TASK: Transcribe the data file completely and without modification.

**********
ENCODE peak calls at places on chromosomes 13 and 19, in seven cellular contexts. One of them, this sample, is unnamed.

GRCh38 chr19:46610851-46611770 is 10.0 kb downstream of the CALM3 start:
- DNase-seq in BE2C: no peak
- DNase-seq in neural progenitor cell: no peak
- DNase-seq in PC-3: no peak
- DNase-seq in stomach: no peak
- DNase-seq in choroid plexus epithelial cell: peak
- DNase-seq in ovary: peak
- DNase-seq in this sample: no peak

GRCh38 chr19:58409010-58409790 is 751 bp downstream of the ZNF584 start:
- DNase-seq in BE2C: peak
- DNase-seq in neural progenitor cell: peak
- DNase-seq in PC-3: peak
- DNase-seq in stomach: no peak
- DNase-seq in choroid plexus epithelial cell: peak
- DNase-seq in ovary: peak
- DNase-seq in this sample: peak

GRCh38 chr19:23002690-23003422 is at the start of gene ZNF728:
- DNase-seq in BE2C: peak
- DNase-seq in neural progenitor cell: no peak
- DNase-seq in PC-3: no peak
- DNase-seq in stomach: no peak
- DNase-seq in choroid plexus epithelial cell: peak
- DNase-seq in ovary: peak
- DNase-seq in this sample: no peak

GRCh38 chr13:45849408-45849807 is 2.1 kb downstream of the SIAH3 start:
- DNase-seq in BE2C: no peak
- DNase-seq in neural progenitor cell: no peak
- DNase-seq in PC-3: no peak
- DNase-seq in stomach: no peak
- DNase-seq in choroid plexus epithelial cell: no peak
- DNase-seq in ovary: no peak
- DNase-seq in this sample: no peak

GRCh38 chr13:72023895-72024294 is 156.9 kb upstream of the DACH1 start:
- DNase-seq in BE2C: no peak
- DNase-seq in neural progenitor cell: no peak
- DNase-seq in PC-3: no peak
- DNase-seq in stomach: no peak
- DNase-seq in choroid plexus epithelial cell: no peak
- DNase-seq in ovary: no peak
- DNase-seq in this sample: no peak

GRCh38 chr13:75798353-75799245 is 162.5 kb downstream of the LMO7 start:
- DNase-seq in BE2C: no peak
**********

ENCODE peak calls at places on chromosomes 13 and 19, in seven cellular contexts. One of them, this sample, is unnamed.

GRCh38 chr19:46610851-46611770 is 10.0 kb downstream of the CALM3 start:
- DNase-seq in BE2C: no peak
- DNase-seq in neural progenitor cell: no peak
- DNase-seq in PC-3: no peak
- DNase-seq in stomach: no peak
- DNase-seq in choroid plexus epithelial cell: peak
- DNase-seq in ovary: peak
- DNase-seq in this sample: no peak

GRCh38 chr19:58409010-58409790 is 751 bp downstream of the ZNF584 start:
- DNase-seq in BE2C: peak
- DNase-seq in neural progenitor cell: peak
- DNase-seq in PC-3: peak
- DNase-seq in stomach: no peak
- DNase-seq in choroid plexus epithelial cell: peak
- DNase-seq in ovary: peak
- DNase-seq in this sample: peak

GRCh38 chr19:23002690-23003422 is at the start of gene ZNF728:
- DNase-seq in BE2C: peak
- DNase-seq in neural progenitor cell: no peak
- DNase-seq in PC-3: no peak
- DNase-seq in stomach: no peak
- DNase-seq in choroid plexus epithelial cell: peak
- DNase-seq in ovary: peak
- DNase-seq in this sample: no peak

GRCh38 chr13:45849408-45849807 is 2.1 kb downstream of the SIAH3 start:
- DNase-seq in BE2C: no peak
- DNase-seq in neural progenitor cell: no peak
- DNase-seq in PC-3: no peak
- DNase-seq in stomach: no peak
- DNase-seq in choroid plexus epithelial cell: no peak
- DNase-seq in ovary: no peak
- DNase-seq in this sample: no peak

GRCh38 chr13:72023895-72024294 is 156.9 kb upstream of the DACH1 start:
- DNase-seq in BE2C: no peak
- DNase-seq in neural progenitor cell: no peak
- DNase-seq in PC-3: no peak
- DNase-seq in stomach: no peak
- DNase-seq in choroid plexus epithelial cell: no peak
- DNase-seq in ovary: no peak
- DNase-seq in this sample: no peak

GRCh38 chr13:75798353-75799245 is 162.5 kb downstream of the LMO7 start:
- DNase-seq in BE2C: no peak